A Novel System for the Device-Based Measurement of Physical Activity, Sedentary Behavior, and Sleep (Motus): Usability Evaluation

Patrick Crowley, Rasmus Kildedal, Simon Overvad Vindelev, Sandra Schade Jacobsen, Jon Roslyng Larsen, Peter J Johansson, Mette Aadahl, Leon Straker, Emmanuel Stamatakis, Andreas Holtermann, Paul Jarle Mork, Nidhi Gupta


Background: Device-based measurements of physical behavior, using the current methods, place a large burden on participants. The Motus system could reduce this burden by removing the necessity for in-person meetings, replacing diaries written on paper with digital diaries, and increasing the automation of feedback generation. Objective: This study aims to describe the development of the Motus system and evaluate its potential to reduce participant burden in a two-phase usability evaluation. Methods: Motus was developed around (1) a thigh-worn accelerometer with Bluetooth data transfer; (2) a smartphone app containing an attachment guide, a digital diary, and facilitating automated data transfer; (3) a cloud infrastructure for data storage; (4) an analysis software to generate feedback for participants; and (5) a web-based app for administrators. We recruited 19 adults with a mean age of 45 (SD 11; range 27-63) years, of which 11 were female, to assist in the two-phase evaluation of Motus. A total of 7 participants evaluated the usability of mockups for a smartphone app in phase 1. Participants interacted with the app while thinking aloud, and any issues raised were classified as critical, serious, or minor by observers. This information was used to create an improved and functional smartphone app for evaluation in phase 2. A total of 12 participants completed a 7-day free-living measurement with Motus in phase 2. On day 1, participants attempted 20 system-related tasks under observation, including registration on the study web page, reading the information letter, downloading and navigating the smartphone app, attaching an accelerometer on the thigh, and completing a diary entry for both work and sleep hours. Task completion success and any issues encountered were noted by the observer. On completion of the 7-day measurement, participants provided a rating from 0 to 100 on the System Usability Scale and participated in a semistructured interview aimed at understanding their experience in more detail. Results: The task completion rate for the 20 tasks was 100% for 13 tasks, >80% for 4 tasks, and <50% for 3 tasks. The average rating of system usability was 86 on a 0-100 scale.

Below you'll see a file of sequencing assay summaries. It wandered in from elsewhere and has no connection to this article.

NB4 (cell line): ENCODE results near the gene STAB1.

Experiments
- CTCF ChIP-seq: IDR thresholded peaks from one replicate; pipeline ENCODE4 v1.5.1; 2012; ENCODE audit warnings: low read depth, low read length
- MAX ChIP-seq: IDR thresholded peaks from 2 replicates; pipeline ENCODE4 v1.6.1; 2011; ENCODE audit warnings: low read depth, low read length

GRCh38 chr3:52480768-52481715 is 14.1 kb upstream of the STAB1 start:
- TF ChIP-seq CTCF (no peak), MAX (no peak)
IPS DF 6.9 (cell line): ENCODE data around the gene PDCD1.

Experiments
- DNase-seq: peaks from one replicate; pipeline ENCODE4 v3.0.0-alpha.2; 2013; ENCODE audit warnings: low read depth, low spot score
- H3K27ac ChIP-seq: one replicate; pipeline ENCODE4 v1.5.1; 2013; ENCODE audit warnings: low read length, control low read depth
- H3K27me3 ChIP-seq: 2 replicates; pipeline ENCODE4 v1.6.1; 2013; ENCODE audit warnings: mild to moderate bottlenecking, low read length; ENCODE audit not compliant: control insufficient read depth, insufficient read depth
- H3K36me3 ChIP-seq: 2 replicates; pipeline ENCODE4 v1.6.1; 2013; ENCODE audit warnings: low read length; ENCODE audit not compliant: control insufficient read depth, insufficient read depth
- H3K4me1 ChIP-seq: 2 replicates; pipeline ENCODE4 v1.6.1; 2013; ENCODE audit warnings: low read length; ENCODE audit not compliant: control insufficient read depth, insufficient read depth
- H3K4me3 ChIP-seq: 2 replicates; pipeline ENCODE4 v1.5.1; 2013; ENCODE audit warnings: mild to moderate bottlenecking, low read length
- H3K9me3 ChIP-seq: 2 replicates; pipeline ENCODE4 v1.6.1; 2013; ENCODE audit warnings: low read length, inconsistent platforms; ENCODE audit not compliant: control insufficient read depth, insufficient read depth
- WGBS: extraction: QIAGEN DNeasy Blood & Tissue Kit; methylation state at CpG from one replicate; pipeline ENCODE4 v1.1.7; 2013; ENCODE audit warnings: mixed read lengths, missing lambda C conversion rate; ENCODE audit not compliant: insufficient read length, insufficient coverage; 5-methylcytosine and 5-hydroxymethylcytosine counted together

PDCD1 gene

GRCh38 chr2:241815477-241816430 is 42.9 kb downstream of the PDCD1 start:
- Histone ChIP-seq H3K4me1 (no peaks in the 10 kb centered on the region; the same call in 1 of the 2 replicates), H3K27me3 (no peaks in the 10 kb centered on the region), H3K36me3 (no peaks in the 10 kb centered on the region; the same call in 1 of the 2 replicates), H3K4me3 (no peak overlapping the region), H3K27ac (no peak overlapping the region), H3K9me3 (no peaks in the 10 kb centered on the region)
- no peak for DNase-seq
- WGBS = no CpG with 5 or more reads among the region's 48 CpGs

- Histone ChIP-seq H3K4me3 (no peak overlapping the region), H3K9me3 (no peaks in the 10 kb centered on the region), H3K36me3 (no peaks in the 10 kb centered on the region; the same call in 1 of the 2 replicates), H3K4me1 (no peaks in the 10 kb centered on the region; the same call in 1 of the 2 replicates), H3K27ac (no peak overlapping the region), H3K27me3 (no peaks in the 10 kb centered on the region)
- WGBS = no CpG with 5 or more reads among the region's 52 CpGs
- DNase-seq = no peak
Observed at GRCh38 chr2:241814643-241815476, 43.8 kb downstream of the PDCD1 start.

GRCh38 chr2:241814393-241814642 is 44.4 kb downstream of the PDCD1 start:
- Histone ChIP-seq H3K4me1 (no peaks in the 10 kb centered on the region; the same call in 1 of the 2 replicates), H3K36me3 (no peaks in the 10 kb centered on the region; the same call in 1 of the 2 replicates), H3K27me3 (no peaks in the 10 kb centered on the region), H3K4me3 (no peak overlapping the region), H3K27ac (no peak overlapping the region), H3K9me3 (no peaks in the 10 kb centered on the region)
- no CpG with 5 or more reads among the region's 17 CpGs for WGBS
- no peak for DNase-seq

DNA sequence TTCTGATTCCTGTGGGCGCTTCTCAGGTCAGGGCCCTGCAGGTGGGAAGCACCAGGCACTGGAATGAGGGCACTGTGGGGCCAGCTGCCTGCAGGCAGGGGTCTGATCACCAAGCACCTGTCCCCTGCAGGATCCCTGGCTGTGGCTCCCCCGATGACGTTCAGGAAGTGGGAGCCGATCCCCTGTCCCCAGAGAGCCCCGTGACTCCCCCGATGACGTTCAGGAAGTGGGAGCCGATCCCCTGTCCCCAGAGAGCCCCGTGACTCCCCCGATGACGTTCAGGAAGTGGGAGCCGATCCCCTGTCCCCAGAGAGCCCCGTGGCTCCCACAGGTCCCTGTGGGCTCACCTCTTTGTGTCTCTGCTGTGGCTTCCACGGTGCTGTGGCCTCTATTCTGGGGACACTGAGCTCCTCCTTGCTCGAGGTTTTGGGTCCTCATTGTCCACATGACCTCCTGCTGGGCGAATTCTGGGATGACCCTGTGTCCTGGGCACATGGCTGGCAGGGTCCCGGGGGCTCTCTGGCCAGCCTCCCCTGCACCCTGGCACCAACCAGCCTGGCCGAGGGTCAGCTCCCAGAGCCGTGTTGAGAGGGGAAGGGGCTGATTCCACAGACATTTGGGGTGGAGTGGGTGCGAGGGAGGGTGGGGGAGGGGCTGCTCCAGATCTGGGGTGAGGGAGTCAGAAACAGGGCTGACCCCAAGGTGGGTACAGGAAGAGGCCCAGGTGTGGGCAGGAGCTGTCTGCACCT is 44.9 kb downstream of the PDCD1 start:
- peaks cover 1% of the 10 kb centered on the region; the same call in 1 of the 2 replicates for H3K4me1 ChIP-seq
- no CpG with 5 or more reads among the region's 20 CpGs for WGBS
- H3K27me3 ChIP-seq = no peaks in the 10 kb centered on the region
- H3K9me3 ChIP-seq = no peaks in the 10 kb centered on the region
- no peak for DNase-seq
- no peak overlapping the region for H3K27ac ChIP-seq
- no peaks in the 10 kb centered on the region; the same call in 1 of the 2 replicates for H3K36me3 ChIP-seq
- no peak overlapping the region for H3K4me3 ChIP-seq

JMIR Form Res 2023 | vol. 7 | e48209 | p. 1 use and remember, and subjectively pleasing overall. Participants with shift work reported difficulty with entering sleep hours, and 66% (8/12) of the participants experienced slow data transfer between the app and the cloud infrastructure. Finally, a few participants desired a greater degree of detail in the generated feedback. Conclusions: Our two-phase usability evaluation indicated that the overall usability of the Motus system is high in free-living. Issues around the system’s slow data transfer, participants with atypical work shifts, and the degree of automation and detail of generated feedback should be addressed in future iterations of the Motus system.

TidsskriftJMIR formative research
Udgave nummer1
Sider (fra-til)e48209
StatusUdgivet - 17 nov. 2023


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